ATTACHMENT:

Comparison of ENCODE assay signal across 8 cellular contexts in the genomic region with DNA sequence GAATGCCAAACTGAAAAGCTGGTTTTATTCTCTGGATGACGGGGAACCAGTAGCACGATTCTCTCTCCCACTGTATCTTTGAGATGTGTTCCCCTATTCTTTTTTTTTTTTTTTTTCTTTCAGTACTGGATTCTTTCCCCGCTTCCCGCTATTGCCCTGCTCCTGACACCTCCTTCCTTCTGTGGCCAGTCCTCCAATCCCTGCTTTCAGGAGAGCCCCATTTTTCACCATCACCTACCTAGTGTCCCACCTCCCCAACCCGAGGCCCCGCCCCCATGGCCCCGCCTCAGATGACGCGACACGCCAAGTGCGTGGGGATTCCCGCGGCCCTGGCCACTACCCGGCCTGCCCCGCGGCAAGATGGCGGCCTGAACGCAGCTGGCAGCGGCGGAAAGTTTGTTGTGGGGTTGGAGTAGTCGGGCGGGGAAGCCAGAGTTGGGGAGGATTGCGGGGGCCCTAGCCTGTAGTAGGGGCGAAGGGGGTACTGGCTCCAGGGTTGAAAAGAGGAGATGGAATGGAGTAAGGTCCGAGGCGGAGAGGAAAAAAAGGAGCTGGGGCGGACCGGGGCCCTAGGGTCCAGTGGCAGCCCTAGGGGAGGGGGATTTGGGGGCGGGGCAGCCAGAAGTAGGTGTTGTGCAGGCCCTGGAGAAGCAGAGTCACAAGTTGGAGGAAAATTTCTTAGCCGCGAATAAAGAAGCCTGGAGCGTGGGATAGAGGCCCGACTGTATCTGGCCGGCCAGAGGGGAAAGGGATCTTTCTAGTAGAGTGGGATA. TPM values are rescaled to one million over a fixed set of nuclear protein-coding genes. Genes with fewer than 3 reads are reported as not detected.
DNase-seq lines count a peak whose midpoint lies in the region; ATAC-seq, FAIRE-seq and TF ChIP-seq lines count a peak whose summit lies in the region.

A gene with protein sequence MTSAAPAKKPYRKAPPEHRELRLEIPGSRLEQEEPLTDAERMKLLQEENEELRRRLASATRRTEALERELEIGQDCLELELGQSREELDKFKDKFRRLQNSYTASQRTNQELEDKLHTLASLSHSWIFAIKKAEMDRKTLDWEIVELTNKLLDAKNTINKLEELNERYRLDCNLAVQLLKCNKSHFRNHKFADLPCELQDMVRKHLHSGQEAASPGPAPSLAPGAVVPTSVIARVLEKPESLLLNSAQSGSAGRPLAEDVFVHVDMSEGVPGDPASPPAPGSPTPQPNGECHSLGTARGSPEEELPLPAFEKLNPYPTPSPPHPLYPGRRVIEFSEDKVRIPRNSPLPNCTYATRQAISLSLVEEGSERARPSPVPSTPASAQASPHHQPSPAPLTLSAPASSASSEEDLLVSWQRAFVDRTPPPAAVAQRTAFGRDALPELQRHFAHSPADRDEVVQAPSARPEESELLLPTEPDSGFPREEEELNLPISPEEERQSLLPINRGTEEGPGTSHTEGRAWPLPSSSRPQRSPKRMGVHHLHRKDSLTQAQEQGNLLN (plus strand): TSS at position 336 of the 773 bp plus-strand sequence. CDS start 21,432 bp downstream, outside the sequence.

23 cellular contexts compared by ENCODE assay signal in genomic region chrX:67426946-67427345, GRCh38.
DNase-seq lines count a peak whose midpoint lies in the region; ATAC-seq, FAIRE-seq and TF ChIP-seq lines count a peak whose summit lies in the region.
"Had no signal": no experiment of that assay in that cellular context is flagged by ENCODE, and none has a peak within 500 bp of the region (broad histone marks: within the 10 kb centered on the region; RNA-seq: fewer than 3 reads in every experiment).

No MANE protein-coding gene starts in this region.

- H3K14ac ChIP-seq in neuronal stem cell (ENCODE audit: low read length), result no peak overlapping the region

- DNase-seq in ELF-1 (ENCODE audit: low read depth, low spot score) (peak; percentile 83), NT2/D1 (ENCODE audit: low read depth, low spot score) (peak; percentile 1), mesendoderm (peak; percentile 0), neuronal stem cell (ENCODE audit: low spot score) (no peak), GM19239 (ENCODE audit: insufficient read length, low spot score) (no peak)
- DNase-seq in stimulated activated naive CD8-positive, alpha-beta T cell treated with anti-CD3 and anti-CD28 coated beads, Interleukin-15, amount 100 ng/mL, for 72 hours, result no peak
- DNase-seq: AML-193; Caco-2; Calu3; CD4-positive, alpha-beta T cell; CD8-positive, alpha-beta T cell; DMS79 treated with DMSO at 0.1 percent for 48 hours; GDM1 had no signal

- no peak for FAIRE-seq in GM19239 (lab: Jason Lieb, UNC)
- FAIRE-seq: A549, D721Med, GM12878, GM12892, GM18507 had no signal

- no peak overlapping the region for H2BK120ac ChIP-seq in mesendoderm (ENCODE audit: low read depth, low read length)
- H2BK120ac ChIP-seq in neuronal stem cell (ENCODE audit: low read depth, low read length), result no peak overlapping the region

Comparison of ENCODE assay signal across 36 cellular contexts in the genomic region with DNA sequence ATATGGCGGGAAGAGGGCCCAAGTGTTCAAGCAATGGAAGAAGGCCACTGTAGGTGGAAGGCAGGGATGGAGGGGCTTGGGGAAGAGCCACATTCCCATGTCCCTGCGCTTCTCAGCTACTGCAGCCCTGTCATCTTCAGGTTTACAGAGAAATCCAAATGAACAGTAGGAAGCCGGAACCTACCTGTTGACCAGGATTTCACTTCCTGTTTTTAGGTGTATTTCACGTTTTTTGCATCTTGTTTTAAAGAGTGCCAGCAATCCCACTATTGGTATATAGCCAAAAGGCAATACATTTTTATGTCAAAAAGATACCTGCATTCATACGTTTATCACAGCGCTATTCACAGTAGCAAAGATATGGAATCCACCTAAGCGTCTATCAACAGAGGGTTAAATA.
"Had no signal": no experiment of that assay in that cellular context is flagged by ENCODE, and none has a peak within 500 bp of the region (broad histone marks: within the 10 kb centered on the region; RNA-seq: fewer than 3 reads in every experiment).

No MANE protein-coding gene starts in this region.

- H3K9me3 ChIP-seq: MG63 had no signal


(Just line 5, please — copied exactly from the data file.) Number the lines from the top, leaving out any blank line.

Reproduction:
DNase-seq lines count a peak whose midpoint lies in the region; ATAC-seq, FAIRE-seq and TF ChIP-seq lines count a peak whose summit lies in the region.